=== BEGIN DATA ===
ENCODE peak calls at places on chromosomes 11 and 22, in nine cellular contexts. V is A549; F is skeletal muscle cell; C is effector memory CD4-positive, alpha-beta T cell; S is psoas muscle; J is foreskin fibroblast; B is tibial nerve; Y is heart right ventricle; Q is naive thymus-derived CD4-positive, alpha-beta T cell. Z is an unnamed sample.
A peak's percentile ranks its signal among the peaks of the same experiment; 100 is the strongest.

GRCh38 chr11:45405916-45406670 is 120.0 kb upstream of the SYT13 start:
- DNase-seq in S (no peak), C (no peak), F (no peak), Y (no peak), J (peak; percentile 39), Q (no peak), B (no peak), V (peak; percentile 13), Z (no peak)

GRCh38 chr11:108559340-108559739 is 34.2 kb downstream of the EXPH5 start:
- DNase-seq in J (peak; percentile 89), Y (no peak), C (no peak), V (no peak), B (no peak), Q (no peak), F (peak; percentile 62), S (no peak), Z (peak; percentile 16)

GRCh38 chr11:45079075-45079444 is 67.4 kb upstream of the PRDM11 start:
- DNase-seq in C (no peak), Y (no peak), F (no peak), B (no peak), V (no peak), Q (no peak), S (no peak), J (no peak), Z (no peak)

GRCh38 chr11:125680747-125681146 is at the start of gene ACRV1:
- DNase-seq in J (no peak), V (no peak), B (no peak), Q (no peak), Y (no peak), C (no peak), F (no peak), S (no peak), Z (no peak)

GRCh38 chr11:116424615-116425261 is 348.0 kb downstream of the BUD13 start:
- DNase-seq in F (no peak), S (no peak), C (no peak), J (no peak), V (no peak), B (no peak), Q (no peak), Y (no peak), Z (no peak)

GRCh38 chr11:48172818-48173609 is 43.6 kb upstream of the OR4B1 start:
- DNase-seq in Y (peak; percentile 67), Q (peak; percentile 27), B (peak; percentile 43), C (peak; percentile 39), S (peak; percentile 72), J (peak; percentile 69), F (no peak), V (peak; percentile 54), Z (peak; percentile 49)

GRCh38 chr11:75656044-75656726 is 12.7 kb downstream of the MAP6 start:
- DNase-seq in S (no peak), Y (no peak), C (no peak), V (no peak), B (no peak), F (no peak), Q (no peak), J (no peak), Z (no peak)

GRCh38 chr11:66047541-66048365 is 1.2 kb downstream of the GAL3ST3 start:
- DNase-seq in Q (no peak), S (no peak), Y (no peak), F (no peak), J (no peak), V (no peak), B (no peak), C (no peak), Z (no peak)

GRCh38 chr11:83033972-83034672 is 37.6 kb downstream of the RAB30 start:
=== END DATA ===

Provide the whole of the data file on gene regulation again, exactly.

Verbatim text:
ENCODE peak calls at places on chromosomes 11 and 22, in nine cellular contexts. V is A549; F is skeletal muscle cell; C is effector memory CD4-positive, alpha-beta T cell; S is psoas muscle; J is foreskin fibroblast; B is tibial nerve; Y is heart right ventricle; Q is naive thymus-derived CD4-positive, alpha-beta T cell. Z is an unnamed sample.
A peak's percentile ranks its signal among the peaks of the same experiment; 100 is the strongest.

GRCh38 chr11:45405916-45406670 is 120.0 kb upstream of the SYT13 start:
- DNase-seq in S (no peak), C (no peak), F (no peak), Y (no peak), J (peak; percentile 39), Q (no peak), B (no peak), V (peak; percentile 13), Z (no peak)

GRCh38 chr11:108559340-108559739 is 34.2 kb downstream of the EXPH5 start:
- DNase-seq in J (peak; percentile 89), Y (no peak), C (no peak), V (no peak), B (no peak), Q (no peak), F (peak; percentile 62), S (no peak), Z (peak; percentile 16)

GRCh38 chr11:45079075-45079444 is 67.4 kb upstream of the PRDM11 start:
- DNase-seq in C (no peak), Y (no peak), F (no peak), B (no peak), V (no peak), Q (no peak), S (no peak), J (no peak), Z (no peak)

GRCh38 chr11:125680747-125681146 is at the start of gene ACRV1:
- DNase-seq in J (no peak), V (no peak), B (no peak), Q (no peak), Y (no peak), C (no peak), F (no peak), S (no peak), Z (no peak)

GRCh38 chr11:116424615-116425261 is 348.0 kb downstream of the BUD13 start:
- DNase-seq in F (no peak), S (no peak), C (no peak), J (no peak), V (no peak), B (no peak), Q (no peak), Y (no peak), Z (no peak)

GRCh38 chr11:48172818-48173609 is 43.6 kb upstream of the OR4B1 start:
- DNase-seq in Y (peak; percentile 67), Q (peak; percentile 27), B (peak; percentile 43), C (peak; percentile 39), S (peak; percentile 72), J (peak; percentile 69), F (no peak), V (peak; percentile 54), Z (peak; percentile 49)

GRCh38 chr11:75656044-75656726 is 12.7 kb downstream of the MAP6 start:
- DNase-seq in S (no peak), Y (no peak), C (no peak), V (no peak), B (no peak), F (no peak), Q (no peak), J (no peak), Z (no peak)

GRCh38 chr11:66047541-66048365 is 1.2 kb downstream of the GAL3ST3 start:
- DNase-seq in Q (no peak), S (no peak), Y (no peak), F (no peak), J (no peak), V (no peak), B (no peak), C (no peak), Z (no peak)

GRCh38 chr11:83033972-83034672 is 37.6 kb downstream of the RAB30 start: